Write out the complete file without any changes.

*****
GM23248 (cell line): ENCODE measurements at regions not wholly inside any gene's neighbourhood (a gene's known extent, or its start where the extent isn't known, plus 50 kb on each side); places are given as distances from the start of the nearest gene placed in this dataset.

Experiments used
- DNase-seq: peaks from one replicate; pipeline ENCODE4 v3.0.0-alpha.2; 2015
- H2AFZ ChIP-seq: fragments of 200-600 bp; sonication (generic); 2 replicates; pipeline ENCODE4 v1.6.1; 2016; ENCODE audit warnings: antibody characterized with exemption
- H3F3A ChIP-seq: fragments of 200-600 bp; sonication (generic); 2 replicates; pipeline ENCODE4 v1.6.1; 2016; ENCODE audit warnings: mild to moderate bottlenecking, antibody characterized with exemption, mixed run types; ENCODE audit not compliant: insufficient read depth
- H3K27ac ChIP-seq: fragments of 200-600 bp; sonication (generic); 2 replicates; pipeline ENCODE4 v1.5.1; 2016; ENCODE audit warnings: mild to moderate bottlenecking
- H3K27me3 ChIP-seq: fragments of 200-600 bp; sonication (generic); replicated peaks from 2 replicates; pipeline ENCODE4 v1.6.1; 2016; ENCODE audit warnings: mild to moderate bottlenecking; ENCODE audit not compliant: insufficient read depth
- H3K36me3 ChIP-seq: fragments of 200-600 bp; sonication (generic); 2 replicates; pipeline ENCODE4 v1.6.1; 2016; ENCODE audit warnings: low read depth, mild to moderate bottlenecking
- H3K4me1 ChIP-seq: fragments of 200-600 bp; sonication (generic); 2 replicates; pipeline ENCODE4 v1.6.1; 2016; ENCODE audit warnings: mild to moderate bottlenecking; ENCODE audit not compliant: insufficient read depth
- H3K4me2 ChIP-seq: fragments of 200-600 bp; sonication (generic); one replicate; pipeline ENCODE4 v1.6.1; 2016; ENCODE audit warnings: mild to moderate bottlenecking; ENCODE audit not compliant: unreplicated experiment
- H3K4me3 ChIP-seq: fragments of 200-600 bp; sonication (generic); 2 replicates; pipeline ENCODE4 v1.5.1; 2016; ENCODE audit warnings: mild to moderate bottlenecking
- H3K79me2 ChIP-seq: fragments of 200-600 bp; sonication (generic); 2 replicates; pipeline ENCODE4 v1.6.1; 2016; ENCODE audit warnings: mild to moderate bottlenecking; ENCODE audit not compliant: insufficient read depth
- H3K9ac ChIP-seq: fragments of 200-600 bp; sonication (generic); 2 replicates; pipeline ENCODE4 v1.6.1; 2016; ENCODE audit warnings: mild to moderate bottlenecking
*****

GM23248 (cell line): ENCODE measurements at regions not wholly inside any gene's neighbourhood (a gene's known extent, or its start where the extent isn't known, plus 50 kb on each side); places are given as distances from the start of the nearest gene placed in this dataset.

Experiments used
- DNase-seq: peaks from one replicate; pipeline ENCODE4 v3.0.0-alpha.2; 2015
- H2AFZ ChIP-seq: fragments of 200-600 bp; sonication (generic); 2 replicates; pipeline ENCODE4 v1.6.1; 2016; ENCODE audit warnings: antibody characterized with exemption
- H3F3A ChIP-seq: fragments of 200-600 bp; sonication (generic); 2 replicates; pipeline ENCODE4 v1.6.1; 2016; ENCODE audit warnings: mild to moderate bottlenecking, antibody characterized with exemption, mixed run types; ENCODE audit not compliant: insufficient read depth
- H3K27ac ChIP-seq: fragments of 200-600 bp; sonication (generic); 2 replicates; pipeline ENCODE4 v1.5.1; 2016; ENCODE audit warnings: mild to moderate bottlenecking
- H3K27me3 ChIP-seq: fragments of 200-600 bp; sonication (generic); replicated peaks from 2 replicates; pipeline ENCODE4 v1.6.1; 2016; ENCODE audit warnings: mild to moderate bottlenecking; ENCODE audit not compliant: insufficient read depth
- H3K36me3 ChIP-seq: fragments of 200-600 bp; sonication (generic); 2 replicates; pipeline ENCODE4 v1.6.1; 2016; ENCODE audit warnings: low read depth, mild to moderate bottlenecking
- H3K4me1 ChIP-seq: fragments of 200-600 bp; sonication (generic); 2 replicates; pipeline ENCODE4 v1.6.1; 2016; ENCODE audit warnings: mild to moderate bottlenecking; ENCODE audit not compliant: insufficient read depth
- H3K4me2 ChIP-seq: fragments of 200-600 bp; sonication (generic); one replicate; pipeline ENCODE4 v1.6.1; 2016; ENCODE audit warnings: mild to moderate bottlenecking; ENCODE audit not compliant: unreplicated experiment
- H3K4me3 ChIP-seq: fragments of 200-600 bp; sonication (generic); 2 replicates; pipeline ENCODE4 v1.5.1; 2016; ENCODE audit warnings: mild to moderate bottlenecking
- H3K79me2 ChIP-seq: fragments of 200-600 bp; sonication (generic); 2 replicates; pipeline ENCODE4 v1.6.1; 2016; ENCODE audit warnings: mild to moderate bottlenecking; ENCODE audit not compliant: insufficient read depth
- H3K9ac ChIP-seq: fragments of 200-600 bp; sonication (generic); 2 replicates; pipeline ENCODE4 v1.6.1; 2016; ENCODE audit warnings: mild to moderate bottlenecking